Shiray Shabbat is a Hebrew term for "songs of Sabbath."
But the phrase has even more meaning for members of the Lawrence Jewish Community Center, 917 Highland Drive, where Shiray Shabbat is both the name of a monthly all-music worship service and the group of musicians and singers that performs during it.
Shiray Shabbat, which debuted at the center in January 2001, grew out of center member Diane Whitten's imagination.
Not satisfied with the traditional format of Friday night services at the center, Whitten started thinking about creating a more contemporary, music-based worship service.
She pulled together some music by internationally known Jewish songwriters Debbie Friedman and Craig Taubman and found 12 people who shared her enthusiasm for the idea.
"We got together and started practicing. It was a risk that we took, because this was a very new thing in Lawrence," Whitten said. "They had never had an all-music (Jewish) service, and there are people in every congregation that are opposed to playing musical instruments on Shabbat.
"We also realized that the (center) is the only synagogue in town, and it needs to provide a way for every Jew to express their needs for whatever kind of service they wanted to do. We talked to the president of the community, who thought it was a wonderful idea."
The result has been a success.
Shiray Shabbat services typically attract 75 to 100 people Â good turnout for a Friday night Â including some non-Jews who come just to hear the group perform.
"We're seeing a lot of college students, a lot of people we don't see at other services," Whitten said. "I hear people say this service has a lot of meaning for them, that the music puts them in a very spiritual place."
The music group itself is diverse, made up of Jews and non-Jews of all ages and a variety of backgrounds, including several Kansas University faculty and staff members and students.
Charlie Rose, 22, is a KU senior majoring in geology who plays bass and mandolin in Shiray Shabbat.
"I got hooked up with Diane (Whitten) through my friend Adam Galblum, who plays violin and mandolin with the group. He said, 'I've got a rehearsal with this Jewish band. Why don't you come over and play with us?'" said Rose, who isn't Jewish.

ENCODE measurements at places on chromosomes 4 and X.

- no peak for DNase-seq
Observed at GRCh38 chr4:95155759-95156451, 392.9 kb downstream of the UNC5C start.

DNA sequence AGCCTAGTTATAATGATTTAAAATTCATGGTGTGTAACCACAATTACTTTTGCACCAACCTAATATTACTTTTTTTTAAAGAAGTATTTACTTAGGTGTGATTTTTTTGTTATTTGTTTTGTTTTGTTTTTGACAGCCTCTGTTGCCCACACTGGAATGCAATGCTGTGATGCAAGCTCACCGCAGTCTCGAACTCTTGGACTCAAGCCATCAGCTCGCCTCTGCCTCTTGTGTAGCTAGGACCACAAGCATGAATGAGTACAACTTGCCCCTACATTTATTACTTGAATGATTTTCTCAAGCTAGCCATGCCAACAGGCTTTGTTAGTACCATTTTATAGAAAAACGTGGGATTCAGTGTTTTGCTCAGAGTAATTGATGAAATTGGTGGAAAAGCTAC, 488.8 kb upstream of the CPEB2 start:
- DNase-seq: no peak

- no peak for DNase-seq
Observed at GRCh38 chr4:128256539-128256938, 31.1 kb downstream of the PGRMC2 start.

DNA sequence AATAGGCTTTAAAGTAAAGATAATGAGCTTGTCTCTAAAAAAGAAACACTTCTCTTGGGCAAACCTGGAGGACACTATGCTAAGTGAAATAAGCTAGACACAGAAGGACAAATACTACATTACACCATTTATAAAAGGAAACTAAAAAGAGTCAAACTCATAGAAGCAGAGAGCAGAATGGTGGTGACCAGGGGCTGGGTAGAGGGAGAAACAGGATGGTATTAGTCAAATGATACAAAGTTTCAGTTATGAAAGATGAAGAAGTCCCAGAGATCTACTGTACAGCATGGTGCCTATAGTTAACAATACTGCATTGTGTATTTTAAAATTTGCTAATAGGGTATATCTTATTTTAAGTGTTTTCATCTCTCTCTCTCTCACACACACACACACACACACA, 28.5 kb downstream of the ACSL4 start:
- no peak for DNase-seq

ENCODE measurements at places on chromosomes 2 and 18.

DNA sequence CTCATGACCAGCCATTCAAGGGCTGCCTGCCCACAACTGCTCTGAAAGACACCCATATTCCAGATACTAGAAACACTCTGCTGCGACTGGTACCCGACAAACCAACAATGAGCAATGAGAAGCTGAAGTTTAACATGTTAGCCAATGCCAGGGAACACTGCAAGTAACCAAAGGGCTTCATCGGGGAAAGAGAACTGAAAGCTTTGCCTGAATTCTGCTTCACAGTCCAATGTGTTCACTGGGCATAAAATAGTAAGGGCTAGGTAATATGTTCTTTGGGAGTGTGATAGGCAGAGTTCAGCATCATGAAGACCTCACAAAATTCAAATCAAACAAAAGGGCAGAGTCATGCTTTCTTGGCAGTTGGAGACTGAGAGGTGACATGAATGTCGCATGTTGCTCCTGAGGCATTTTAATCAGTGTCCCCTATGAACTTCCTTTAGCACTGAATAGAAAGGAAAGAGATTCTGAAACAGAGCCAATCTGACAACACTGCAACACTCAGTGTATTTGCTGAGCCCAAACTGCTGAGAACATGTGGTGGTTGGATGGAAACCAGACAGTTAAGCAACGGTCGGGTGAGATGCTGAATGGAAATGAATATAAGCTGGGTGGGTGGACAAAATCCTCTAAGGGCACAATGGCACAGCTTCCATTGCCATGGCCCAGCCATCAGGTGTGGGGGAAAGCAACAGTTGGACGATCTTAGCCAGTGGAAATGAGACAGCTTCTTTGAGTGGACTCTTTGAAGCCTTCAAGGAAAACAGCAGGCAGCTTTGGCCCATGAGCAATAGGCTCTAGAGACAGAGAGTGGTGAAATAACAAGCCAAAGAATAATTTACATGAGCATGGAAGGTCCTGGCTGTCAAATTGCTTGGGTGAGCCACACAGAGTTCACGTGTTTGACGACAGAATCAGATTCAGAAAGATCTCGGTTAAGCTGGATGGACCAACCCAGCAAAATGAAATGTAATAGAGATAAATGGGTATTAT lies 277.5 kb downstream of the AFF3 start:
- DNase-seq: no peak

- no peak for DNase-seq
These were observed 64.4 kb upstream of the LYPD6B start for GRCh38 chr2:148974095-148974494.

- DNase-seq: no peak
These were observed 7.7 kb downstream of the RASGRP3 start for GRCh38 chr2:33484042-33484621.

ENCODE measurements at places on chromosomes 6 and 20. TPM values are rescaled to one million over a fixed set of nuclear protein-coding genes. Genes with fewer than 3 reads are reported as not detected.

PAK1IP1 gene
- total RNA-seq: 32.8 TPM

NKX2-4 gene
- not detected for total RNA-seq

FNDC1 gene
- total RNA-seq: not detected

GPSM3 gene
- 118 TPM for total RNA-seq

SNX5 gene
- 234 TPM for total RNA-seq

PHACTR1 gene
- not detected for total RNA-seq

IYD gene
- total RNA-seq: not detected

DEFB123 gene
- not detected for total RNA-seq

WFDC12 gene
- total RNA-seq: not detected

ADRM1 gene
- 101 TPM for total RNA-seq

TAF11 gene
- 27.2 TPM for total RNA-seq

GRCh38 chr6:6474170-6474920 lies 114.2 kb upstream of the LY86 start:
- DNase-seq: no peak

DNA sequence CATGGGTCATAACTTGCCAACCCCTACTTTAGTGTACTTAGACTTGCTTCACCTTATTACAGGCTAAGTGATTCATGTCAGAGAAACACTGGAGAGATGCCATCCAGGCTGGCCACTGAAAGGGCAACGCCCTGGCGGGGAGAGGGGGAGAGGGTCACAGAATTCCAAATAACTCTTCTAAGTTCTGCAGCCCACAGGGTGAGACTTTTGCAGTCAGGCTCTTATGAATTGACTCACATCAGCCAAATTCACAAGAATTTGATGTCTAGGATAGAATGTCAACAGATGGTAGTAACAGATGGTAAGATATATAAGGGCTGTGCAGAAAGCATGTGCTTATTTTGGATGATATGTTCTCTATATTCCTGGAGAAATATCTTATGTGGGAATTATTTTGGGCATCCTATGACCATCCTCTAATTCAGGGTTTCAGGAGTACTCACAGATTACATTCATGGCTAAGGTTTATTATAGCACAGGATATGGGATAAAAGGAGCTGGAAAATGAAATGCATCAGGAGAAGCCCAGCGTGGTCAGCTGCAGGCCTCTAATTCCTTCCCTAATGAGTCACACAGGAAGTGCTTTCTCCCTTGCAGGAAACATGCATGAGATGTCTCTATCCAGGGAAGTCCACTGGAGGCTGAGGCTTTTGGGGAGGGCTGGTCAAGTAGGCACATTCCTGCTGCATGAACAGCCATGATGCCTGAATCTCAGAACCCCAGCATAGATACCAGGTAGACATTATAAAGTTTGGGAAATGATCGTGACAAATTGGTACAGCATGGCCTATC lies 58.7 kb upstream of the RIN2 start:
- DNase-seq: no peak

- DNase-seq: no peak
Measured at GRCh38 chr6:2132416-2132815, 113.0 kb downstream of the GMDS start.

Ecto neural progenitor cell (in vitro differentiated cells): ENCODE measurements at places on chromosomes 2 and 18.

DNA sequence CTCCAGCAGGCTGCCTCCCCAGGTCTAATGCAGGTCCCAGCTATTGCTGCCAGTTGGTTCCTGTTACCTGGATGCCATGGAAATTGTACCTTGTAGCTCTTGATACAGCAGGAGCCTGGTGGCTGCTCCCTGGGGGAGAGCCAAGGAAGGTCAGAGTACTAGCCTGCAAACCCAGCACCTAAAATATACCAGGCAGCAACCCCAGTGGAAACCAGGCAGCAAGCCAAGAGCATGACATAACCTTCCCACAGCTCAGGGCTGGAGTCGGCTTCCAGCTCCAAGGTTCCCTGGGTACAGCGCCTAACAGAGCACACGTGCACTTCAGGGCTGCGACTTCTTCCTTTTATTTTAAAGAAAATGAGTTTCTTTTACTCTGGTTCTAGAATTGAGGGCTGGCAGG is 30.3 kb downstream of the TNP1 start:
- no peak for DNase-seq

"I love it. It's a good time. It feels like I'm doing a good thing, and I think people truly enjoy it. I've heard some people have started coming to the services more now because we're there playing."
Fund-raising disc drive
The 12-member Shiray Shabbat group Â six singers and six musicians Â is working on a CD that will be carried at Borders bookstores in Lawrence and the Kansas City area. It will also be marketed online at the Web site www.jewishmusic.com, operated by Tara Publications.
The CD will be sold for $20 as a fund-raiser for the center's Sunday school program. Shiray Shabbat is planning on pressing 500 to 1,000 copies of the disc, which should be available in April.
In December, four of the group's musicians spent several days in Nashville, Tenn., recording the main music tracks for the CD. Whitten's sister, Donna Hilley, is the head of Sony Music in Nashville, and she offered the Lawrence musicians the use of a studio and sound engineers for free.
The group's members are working locally with z'gwon,th studio to record vocal tracks and percussion, mix the CD and ship it to a Canadian company that will press the discs.
Rick Frydman, a Lawrence attorney who plays guitar in Shiray Shabbat, is enthusiastic about his experience with the group.
"I don't speak Hebrew, but the music speaks to me," he said. "It's just very beautiful, melodic music and it's wonderful playing with all these talented musicians."
Micah Salkind, 17, is the group's youngest member. He's a senior at Free State High School and sings in Shiray Shabbat.
"It's getting more and more like a family," he said. "It's a trip to be with these excellent musicians, doing something fun. It gives people an outlet to just get together and jam."